The complexities and demands of the role of the trustee should not be underestimated. While it can be a rewarding and respected position, an individual appointed as trustee needs to be confident of their ability to handle the responsibilities placed upon them. Anyone can be appointed as trustee – since types of trust vary from small family inheritance plans, to large company pensions, no two cases are exactly the same – and the skills required to successfully manage a particular scheme may be very specific. As a lay-trustee, there are plenty of ways to become familiar with the landscape of trust management – and ensure you carry out your duties effectively.
What does a trustee do?
First and foremost, scheme trustees are appointed to ensure the aims of the original trust agreement are carried out – and the needs and interests of its beneficiaries are protected. Further to these important duties, the position carries a detailed mandate.
- Scheme trustees are responsible for the legal and administrative tasks required of a trust. This is an important point – violations of law or regulation are attributable to the trustee, who is liable for any fines or penalties incurred. Administrative duties must also be addressed and include accounting, bill payment and establishing inventories of assets.
- The scheme trustee should also be able to identify investment opportunities through which the trust’s assets and the interests of beneficiaries may be promoted. Conversely, the trustee should be able to avoid losses wherever possible.
- Being able to communicate with both beneficiaries and other members of the board is a crucial part of the trustee position. Decisions made by the board must be unanimous, while a comprehensive understanding of the trust agreement is essential to a trustee’s ability to advise and inform beneficiaries.
The trustee must always be able to act impartially and with independence from the company or organisation operating the trust. This distance is important: it ensures decisions are made which do not favour one group of beneficiaries over another – and are in accordance with the trust’s original aims. In contentious situations, trustees’ impartiality may be tested – an understanding of how to resolve problems fairly and in keeping with regulation is essential.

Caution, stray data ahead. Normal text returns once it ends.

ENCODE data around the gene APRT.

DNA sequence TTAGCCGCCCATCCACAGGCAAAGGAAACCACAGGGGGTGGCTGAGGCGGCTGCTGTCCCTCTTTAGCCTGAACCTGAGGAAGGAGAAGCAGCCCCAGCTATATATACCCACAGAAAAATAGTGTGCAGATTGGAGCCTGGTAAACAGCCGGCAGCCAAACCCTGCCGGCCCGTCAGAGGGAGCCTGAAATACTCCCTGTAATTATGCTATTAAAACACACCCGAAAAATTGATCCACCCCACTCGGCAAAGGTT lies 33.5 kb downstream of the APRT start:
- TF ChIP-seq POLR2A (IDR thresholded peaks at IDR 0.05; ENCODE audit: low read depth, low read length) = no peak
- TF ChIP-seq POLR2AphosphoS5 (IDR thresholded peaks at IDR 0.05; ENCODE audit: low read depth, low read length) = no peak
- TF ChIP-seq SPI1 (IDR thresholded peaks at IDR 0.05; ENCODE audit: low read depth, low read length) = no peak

Trust management may be intimidating to the lay trustee – especially to individuals without financial experience or a familiarity with the landscape. Commitments of work, home or leisure will all have a bearing on an individual’s ability to carry out the tasks assigned to them. Many financial organisations offer guides, advice and training courses, designed to prepare lay-trustees for the demands of the position. Trustee training includes courses, guidance and information on trust administration, how to approach board meetings and how to handle situations where conflicts of interest arise.
The position of scheme trustee is much more than just an administrative role – while an understanding of regulation and law is a necessary prerequisite, an ability to negotiate, communicate and form professional relationships is a hugely important factor. Some trust regulation bodies (like the Pensions Regulator) even impose a code of practice to ensure trustees carry out their duties to a sufficient standard. The best scheme trustees are ones who balance duties to the beneficiaries for whom they work, while guiding their trust past the pitfalls and problems that occur throughout its lifetime.